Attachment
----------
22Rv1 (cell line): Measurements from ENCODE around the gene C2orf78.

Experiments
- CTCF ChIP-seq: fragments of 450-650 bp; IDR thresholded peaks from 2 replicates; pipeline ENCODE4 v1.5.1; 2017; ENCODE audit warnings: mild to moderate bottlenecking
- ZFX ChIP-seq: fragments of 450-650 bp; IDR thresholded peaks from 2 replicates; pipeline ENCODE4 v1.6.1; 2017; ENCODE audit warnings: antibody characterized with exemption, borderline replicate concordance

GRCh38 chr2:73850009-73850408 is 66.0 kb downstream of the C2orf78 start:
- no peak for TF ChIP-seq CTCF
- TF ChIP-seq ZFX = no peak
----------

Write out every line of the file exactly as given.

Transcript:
22Rv1 (cell line): Measurements from ENCODE around the gene C2orf78.

Experiments
- CTCF ChIP-seq: fragments of 450-650 bp; IDR thresholded peaks from 2 replicates; pipeline ENCODE4 v1.5.1; 2017; ENCODE audit warnings: mild to moderate bottlenecking
- ZFX ChIP-seq: fragments of 450-650 bp; IDR thresholded peaks from 2 replicates; pipeline ENCODE4 v1.6.1; 2017; ENCODE audit warnings: antibody characterized with exemption, borderline replicate concordance

GRCh38 chr2:73850009-73850408 is 66.0 kb downstream of the C2orf78 start:
- no peak for TF ChIP-seq CTCF
- TF ChIP-seq ZFX = no peak